Logitech Gaming Software, meet nVidia GeForce hardware

Posted by Shivoa (679 posts) -

This may also affect AMD and even Intel users (if this affects integrated graphics which is sharing a power budget with your CPU then it'll be making your desktop less responsive rather than just wasting power making your PC louder and hotter than it needs to be) but I'm describing it as it happens on my system. My Google-fu didn't throw up someone complaining about it so hopefully this'll get search engine tagged for other to find (as the chances of bug reports sent to the companies involved ever getting acted upon is ~0%); if you use Logitech Gaming Software (currently version 8.46.27) with a modern nVidia GeForce GPU (current drivers are 320.49) then your computer may be running too hot when at the desktop and so wasting power and generating unwanted heat.

Default: on, seems broken.

With modern GPUs the dynamic clock speed and power use of the card can vary quite dramatically. The GTX760 I have here clocks down to 135MHz core and 650MHz RAM when idle at the desktop. The base GPU clock (before it uses boost bins to get to 1.2GHz when extra power and thermals allow) is 1072MHz and the RAM clocks to 7GHz when called to offer fast 3D performance. As you can imagine, that extra power comes with extra energy use and that means the fans crank up to make the system louder, the electricity bills go up ever so slightly, and everything runs warmer than it maybe needs to be in desktop mode.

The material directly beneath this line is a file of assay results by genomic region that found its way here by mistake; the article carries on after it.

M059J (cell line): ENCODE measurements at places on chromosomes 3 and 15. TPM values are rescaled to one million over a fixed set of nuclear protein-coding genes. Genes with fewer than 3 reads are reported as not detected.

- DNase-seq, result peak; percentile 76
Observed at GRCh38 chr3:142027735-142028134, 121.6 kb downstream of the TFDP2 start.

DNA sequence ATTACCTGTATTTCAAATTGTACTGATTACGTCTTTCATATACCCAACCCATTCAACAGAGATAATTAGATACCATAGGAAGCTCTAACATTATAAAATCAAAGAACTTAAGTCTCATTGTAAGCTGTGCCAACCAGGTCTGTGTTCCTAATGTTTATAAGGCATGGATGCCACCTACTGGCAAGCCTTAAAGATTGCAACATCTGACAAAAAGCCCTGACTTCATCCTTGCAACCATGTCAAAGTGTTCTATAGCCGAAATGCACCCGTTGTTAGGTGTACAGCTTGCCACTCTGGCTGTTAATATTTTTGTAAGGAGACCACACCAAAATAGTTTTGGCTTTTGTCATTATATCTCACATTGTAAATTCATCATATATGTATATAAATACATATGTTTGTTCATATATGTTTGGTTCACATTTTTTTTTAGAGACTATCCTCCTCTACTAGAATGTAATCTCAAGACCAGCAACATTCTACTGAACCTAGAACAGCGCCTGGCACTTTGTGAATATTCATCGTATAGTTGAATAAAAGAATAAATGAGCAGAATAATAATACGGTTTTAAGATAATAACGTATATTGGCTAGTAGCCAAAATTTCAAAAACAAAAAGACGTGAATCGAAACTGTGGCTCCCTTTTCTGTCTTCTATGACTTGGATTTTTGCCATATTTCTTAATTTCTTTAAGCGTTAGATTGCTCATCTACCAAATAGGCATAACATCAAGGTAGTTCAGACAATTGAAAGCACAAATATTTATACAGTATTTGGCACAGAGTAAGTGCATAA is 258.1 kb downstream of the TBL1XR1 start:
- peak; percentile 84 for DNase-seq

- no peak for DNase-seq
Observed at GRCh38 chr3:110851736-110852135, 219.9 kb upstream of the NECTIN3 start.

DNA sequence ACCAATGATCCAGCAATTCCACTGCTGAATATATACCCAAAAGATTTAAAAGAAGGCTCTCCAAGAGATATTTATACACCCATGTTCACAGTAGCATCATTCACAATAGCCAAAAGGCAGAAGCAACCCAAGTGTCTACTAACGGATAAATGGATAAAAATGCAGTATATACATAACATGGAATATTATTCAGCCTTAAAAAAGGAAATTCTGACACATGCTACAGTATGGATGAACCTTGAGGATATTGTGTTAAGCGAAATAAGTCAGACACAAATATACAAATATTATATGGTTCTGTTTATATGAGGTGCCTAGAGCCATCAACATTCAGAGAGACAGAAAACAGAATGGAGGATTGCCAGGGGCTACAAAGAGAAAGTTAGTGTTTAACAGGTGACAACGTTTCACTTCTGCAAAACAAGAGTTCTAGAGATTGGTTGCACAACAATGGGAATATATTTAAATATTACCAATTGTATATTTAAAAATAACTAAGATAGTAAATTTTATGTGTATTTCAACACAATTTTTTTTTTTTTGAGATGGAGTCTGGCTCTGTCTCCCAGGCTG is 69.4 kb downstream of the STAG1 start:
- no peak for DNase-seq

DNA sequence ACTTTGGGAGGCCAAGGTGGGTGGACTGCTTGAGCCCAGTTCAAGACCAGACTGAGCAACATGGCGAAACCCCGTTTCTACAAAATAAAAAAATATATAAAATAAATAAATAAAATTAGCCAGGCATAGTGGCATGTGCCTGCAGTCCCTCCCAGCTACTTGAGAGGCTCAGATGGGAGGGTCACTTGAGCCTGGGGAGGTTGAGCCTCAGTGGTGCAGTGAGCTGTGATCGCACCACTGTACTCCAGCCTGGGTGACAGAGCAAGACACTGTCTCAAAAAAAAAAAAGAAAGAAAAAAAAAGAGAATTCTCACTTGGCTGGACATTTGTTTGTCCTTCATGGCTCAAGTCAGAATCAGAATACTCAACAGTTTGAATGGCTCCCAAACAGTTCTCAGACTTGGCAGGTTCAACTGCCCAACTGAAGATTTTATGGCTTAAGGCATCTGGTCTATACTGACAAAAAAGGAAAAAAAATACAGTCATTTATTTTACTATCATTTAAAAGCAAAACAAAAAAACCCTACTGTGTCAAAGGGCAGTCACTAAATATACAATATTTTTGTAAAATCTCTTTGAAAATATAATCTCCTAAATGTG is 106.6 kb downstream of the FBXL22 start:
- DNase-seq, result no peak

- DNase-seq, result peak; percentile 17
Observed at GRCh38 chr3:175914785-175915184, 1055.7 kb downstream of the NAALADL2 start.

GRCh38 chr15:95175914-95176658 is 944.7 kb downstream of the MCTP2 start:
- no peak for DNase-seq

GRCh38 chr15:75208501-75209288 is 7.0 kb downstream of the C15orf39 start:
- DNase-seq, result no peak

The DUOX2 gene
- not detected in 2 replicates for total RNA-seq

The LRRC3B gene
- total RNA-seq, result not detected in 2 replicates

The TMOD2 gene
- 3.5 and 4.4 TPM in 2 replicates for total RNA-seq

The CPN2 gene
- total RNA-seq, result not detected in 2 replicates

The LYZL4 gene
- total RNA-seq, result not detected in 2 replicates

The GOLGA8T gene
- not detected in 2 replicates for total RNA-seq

The problem with using the Logitech mouse drivers (to set fast updates down the USB cable, sensor DPI, and assign extra buttons to what you want if a game can't see the buttons with their default assignment) is the default setting to the right (which starts out selected) to hardware accelerate the interface. At least with my more recent nVidia GPU and the current GeForce drivers then this option to use hardware acceleration seems to always bind and request resources to render the UI, even when the window is closed and only the notification icon remains. To render the picture of a mouse, the Logitech software seems to hook into the nVidia driver (possibly asking for an OpenGL accelerated surface, maybe it is Direct3D) and this fools the driver into thinking it is being asked to render something for a game. That nice low idle rate (more than enough grunt to render the Aero Windows interface with the limited GPU acceleration Windows asks of a card for this mainly 2D work) is disabled as the card clocks up to full RAM speed and full base clock on the GPU, North of 1GHz. Possibly the Logitech software is failing to put a framerate cap on the surface it calls so is actually thrashing the card to redraw the mouse over and over or maybe the nVidia setting for idling at low power only gets maintained when the only work it is being asked to do is things it knows Windows asks for. Either way, this is not software, drivers, and hardware working together as intended.